Wyoming Liberty Group
Maureen Bader and Chuck Gray discuss the fall in minerals industry revenue and the governent's futile search for alternative revenue souces. Let's face it. There just aren't enough people in Wyoming to pay for politician's vote buying schemes. Find out what happened in other places who tried to raise taxes on a mobile group in this KVOC radio interview.
Maureen Bader talks to John Birbari on KVOW Riverton Radio about Wyoming's spending blowout to buy your votes. Now that minerals industry revenue is on the decline, politiicans are scrambling around to find a way to maintain the illusion of free stuff. But instead of asking "who" will pay for it all, we need to start looking at "what" we are paying for. Politicians can always come up with an answer for "who" but the results are unlikely to pan out. Find out why in this interview.
The leaders of Cheyenne’s Downtown Development Authority (“DDA”) conducted a strategic planning process. The solution for Downtown Cheyenne does not lie in more big-ticket government spending programs. Instead, downtown leaders need to focus on the basics without trying to micromanage the private real estate market.
Members of the Wyoming House and Senate Education committee met last week at the close of the legislative session to discuss potential topics to study over the next 10 months. The meeting began with all of the lackluster enthusiasm of insomniacs watching a midnight infomercial. The usual flock of education bureaucrats and lobbyists representing school board members, the teachers union, community colleges, the University of Wyoming and the State Board of Education presented uninspiring testimony on various subjects from the state’s alignment with the federal Every Student Succeeds Act (ESSA) to studying transportation costs within the districts.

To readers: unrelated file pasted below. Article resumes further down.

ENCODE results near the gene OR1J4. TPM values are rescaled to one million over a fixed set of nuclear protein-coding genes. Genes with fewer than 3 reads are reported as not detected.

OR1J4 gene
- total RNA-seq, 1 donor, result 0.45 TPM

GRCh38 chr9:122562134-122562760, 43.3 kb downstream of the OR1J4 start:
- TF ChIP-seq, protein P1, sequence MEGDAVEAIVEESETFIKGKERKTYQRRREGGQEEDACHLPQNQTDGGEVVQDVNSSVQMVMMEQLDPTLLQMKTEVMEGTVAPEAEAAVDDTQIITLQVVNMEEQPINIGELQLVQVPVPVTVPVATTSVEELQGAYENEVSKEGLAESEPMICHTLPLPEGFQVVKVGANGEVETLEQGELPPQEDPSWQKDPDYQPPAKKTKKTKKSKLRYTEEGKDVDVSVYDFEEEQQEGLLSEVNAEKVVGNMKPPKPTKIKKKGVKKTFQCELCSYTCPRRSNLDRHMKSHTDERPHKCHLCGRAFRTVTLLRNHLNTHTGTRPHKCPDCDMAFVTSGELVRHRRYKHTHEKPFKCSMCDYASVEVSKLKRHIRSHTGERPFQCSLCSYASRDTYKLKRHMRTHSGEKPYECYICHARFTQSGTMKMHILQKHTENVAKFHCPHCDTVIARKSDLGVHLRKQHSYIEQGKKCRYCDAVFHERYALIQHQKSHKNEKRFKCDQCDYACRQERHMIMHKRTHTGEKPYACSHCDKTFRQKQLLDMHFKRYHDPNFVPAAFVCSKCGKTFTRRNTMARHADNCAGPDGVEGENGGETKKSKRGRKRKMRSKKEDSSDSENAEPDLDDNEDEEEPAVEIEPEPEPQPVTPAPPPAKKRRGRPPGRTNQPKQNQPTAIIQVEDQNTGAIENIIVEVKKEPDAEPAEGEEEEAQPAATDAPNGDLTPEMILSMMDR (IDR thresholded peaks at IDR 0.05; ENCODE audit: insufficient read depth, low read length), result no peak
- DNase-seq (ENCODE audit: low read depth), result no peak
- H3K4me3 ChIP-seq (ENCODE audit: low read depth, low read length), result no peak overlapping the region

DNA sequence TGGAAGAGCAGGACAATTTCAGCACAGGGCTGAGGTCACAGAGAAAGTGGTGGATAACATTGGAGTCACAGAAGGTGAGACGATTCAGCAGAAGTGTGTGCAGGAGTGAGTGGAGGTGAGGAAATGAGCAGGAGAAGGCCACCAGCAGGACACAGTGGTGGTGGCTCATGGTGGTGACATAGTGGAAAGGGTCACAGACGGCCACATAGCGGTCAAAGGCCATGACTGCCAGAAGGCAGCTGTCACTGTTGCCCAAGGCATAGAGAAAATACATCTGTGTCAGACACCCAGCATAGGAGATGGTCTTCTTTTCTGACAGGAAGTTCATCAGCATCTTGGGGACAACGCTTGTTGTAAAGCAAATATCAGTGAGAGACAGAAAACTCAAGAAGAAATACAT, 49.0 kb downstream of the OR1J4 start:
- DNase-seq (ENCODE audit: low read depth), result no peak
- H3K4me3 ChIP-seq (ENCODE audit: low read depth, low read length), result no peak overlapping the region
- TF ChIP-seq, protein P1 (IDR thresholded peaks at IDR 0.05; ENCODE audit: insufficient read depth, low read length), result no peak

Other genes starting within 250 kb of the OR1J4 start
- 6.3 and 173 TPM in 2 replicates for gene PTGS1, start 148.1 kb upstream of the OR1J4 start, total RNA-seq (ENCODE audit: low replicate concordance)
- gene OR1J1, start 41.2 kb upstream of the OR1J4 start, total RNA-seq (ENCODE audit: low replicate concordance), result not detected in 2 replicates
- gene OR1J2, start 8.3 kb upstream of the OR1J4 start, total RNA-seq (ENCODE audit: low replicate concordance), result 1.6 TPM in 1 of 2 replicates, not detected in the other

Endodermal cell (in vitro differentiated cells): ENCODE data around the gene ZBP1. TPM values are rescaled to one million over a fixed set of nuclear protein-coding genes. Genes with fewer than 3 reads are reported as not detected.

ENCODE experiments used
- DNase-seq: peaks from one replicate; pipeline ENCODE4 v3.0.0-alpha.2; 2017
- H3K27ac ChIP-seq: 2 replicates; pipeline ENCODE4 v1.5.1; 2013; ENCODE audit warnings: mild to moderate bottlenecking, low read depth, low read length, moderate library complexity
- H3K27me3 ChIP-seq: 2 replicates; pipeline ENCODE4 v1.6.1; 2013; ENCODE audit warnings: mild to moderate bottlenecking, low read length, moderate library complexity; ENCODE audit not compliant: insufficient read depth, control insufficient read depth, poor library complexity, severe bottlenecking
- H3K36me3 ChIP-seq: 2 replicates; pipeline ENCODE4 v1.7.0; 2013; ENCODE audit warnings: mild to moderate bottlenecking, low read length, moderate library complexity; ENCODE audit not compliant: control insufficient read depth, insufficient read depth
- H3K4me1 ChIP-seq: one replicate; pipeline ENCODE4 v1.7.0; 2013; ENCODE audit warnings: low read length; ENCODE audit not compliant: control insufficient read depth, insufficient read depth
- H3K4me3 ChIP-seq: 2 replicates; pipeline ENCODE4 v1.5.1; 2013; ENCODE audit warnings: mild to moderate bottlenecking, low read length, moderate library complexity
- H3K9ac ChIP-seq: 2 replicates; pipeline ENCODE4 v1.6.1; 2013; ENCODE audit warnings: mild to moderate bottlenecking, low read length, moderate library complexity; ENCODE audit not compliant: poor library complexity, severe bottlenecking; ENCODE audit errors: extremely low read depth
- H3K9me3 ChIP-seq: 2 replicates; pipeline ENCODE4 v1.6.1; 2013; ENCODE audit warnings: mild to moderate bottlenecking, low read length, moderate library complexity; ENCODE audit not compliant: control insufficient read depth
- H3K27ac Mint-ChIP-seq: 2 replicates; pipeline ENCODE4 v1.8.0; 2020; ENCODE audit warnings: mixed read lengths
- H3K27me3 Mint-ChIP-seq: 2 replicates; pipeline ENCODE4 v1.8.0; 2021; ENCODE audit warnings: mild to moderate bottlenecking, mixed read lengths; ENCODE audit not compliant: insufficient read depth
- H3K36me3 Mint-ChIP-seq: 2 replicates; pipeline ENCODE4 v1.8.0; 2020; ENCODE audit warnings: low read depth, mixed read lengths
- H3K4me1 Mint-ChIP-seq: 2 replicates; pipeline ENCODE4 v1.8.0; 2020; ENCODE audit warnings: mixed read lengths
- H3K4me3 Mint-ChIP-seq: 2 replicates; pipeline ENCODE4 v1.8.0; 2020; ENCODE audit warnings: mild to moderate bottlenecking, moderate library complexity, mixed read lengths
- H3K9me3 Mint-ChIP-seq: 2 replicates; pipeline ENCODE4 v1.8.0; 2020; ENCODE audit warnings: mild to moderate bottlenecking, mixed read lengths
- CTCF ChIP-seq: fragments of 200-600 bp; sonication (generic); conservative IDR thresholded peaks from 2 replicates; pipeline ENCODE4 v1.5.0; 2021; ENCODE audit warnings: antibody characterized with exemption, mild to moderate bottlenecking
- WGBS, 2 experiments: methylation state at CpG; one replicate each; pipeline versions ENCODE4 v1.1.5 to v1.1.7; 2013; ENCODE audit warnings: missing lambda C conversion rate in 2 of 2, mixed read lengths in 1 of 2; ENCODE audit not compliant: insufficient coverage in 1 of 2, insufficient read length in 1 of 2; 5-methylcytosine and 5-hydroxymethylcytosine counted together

CHEYENNE WY: The Wyoming Liberty Group released the Budget second reading amendment vote scores for Wyoming legislators today. This ranks legislators on frugality as the Wyoming budget moves through the amendment process.
“The Wyoming government’s operational budget has a multi-million dollar deficit and is dipping into the rainy day fund,” said Maureen Bader, WyLiberty economist and study lead. “Which legislators are thrifty and working to bring the budget in line with available funding, and which are pushing the budget over the edge for a deep dive into the rainy day fund? We created this database to find out.”
When it comes to budget building, actions speak louder than words. Legislators talk about spending restraint, but when they continue to funnel depleting funds at golf courses, you've got to wonder just how serious they are.
The Veil of Secrecy is Drawn
When visions of Taj Mahals at the Wyoming Capitol are coupled with state revenues tumbling into the abyss, count on some Wyoming legislators to figure out how to keep on spending. One creative solution is to hide escalating costs in other agency budgets. But burying spending takes the Capitol renovation project in the wrong direction. Instead of creating a legacy debt and higher taxes, the Capitol project must remain transparent and be brought back to a basic renovation, one that Wyoming taxpayers can afford.